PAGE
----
Larch Valley to Sentinel Pass is a classic fall hike above Moraine Lake in Banff National Park.
This day's hike will take place in the incredibly beautiful area of Lake Louise in Banff National Park from Moraine Lake through the Larch Valley to Sentinel Pass. The Larch tree is the only member of the evergreen family whose needles change color and drop to the ground. This occurs every year near the third week of September. Around and above 2,286 m (7,500 ft) of elevation, Larch Valley becomes the 'Valley of Gold'.
The drive west from Calgary, Alberta, Canada to Lake Louise along the TransCanada Highway begins very early, then continues to the Moraine Lake parking area for a brief trek up to the Moraine Lake Lookout on the Rock-pile Trail for the famous view of this pristine emerald lake nestled in the Valley of the Ten Peaks. Many years ago Moraine Lake and the surrounding mountains were featured on the back of the Canadian $20.00 bill.
The principal hike passes Moraine Lake Lodge a short distance to the trail-head near the boat launch. The trail above Moraine Lake is a sustained ascent on wide, good quality trail through forest and past babbling brooks to a long series of eleven, evenly-graded switchbacks which lead to the trail junction for Eiffel Lakes or Larch Valley.
Current sunny skies are beginning to entertain some cloud building. At the Eiffel Lake/ Larch Valley trail junction the right fork leads into forest and within half a kilometer the trail crosses a small, wooden platform bridge and enters into the magic of Larch Valley. The hike through the valley is an incredible, sensory experience of orange and yellow larch trees surrounded by majestic snow-capped and glaciated mountains. This is an annual sojourn for thousands of people but, mysteriously, there is little evidence of other people on the trail this day.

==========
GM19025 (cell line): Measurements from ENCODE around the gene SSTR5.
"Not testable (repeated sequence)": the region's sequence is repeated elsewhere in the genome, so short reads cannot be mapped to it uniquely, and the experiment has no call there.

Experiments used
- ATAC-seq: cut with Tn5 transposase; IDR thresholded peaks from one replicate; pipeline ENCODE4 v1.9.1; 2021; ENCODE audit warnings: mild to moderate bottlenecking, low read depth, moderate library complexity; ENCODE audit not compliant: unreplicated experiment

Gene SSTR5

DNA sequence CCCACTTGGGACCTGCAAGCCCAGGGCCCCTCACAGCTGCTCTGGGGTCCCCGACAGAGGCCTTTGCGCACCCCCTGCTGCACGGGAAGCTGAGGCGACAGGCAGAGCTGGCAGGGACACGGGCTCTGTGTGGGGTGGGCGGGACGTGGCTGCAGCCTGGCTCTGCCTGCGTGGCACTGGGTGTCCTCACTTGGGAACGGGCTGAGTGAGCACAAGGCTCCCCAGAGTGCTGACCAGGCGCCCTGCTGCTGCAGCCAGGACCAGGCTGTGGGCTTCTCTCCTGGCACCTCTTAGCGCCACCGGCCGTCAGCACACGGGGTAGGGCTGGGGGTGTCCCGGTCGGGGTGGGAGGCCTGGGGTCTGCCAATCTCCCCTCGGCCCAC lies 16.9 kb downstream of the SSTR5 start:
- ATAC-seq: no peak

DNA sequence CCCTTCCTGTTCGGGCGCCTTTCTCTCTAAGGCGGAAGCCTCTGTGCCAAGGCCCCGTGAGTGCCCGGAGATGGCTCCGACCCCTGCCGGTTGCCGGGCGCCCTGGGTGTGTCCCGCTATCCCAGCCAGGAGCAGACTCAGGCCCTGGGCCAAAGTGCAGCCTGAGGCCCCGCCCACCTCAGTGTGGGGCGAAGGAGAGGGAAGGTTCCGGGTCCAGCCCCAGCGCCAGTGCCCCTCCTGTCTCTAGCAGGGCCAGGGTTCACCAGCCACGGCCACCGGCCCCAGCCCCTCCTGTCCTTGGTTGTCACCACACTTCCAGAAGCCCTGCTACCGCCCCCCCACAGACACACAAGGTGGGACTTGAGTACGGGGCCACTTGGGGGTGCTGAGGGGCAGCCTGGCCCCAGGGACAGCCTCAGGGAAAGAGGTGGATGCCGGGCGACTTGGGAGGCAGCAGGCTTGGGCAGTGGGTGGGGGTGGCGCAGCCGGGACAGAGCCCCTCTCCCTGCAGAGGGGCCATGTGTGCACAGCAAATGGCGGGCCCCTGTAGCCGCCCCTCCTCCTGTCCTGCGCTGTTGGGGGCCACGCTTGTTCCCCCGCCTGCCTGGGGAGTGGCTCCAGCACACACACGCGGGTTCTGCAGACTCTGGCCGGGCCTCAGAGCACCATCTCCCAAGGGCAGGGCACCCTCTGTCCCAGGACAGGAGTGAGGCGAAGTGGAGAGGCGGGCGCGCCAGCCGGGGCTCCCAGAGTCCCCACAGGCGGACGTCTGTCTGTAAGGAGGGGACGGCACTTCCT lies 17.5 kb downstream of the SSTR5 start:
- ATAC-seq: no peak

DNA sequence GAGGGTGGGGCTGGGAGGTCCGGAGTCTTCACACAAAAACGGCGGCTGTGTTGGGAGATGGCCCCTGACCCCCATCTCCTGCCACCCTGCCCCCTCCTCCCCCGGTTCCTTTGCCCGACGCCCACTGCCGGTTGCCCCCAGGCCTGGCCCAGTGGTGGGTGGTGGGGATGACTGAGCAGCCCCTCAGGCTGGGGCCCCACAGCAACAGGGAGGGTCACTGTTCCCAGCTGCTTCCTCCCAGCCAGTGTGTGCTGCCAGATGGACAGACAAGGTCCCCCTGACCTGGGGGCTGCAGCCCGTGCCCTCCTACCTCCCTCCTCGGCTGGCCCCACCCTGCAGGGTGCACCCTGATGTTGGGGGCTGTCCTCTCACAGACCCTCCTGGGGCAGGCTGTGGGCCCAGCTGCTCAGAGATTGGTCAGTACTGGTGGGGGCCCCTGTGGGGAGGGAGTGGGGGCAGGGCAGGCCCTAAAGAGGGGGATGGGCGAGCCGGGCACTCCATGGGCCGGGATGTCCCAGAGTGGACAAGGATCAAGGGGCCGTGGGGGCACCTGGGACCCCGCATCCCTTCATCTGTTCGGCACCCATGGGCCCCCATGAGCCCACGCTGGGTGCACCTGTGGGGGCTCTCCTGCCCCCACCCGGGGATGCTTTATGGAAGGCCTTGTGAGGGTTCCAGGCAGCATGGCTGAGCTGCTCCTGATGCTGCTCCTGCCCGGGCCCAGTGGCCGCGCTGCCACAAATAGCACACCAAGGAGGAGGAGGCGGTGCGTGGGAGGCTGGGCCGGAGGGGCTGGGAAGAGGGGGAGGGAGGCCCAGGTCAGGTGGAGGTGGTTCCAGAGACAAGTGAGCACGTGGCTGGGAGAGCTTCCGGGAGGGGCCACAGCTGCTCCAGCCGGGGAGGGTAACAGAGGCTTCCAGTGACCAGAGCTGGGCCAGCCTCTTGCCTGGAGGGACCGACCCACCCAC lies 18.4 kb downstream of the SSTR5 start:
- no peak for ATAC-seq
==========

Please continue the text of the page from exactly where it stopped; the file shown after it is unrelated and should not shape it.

Ambling through the relatively flat forest, and passing the small and beautifully reflective Minnestimma Lakes proceeds to the intimidating view of the daunting switchbacks which ascend to Sentinel Pass at 2,611 m (8,566 ft) wedged between 3,544 m (11,626 ft) Mount Temple and 3,067 m (10,062 ft) Pinnacle Mountain.
The slog above the tree line, and up the rugged scree slopes, is not as bad as it looks. By the time the top of the pass is achieved for the spectacular view into Paradise Valley beyond, the sky has become overcast and there is a light breeze.
There is time and opportunity to hike the length of Sentinel Pass and do the beginning of the scramble up Mount Temple towards the Throne, before returning to guard the packs from marauding ground squirrels.
About half a dozen hikers arrive on Sentinel Pass before the ceiling drops suddenly and a snow squall begins. Both Larch and Paradise Valleys disappear in a blanket of white.
Lunch is hastily finished prior to packing up and making a quick departure off Sentinel Pass and down the scree slopes before the rugged trail becomes impassable or dangerous. By the time return to the valley has been achieved, the sky begins to clear. Such is the way of the mountains.
On the return hike in sunshine, the hike proceeds down the length of a beautiful stream of cascading rapids and waterfalls before regaining the main trail. Descent on the switchbacks features an incredible, iridescent blue Moraine Lake peaking through the dense forest.
Excellent day. If there is only one opportunity to hike in the Rocky Mountains, Larch Valley during the third week in September would be an excellent choice. The hike is relatively short and suitable for the moderately fit. The hike offers huge reward at virtually no risk with reasonable effort. Time can be taken to stretch the experience over an entire day. Sentinel Pass is an option but definitely worth the effort. The picas are waiting. Group rules may apply. A very early start to acquire parking and reduce crowd exposure would be advisable. Check with Parks Canada.
Be aware. During fall colors, there can be thousands of people in attendance daily. Avoiding the weekend may help a bit. A very early start is advisable, Check out less crowded alternatives for the Larch Tree metamorphosis.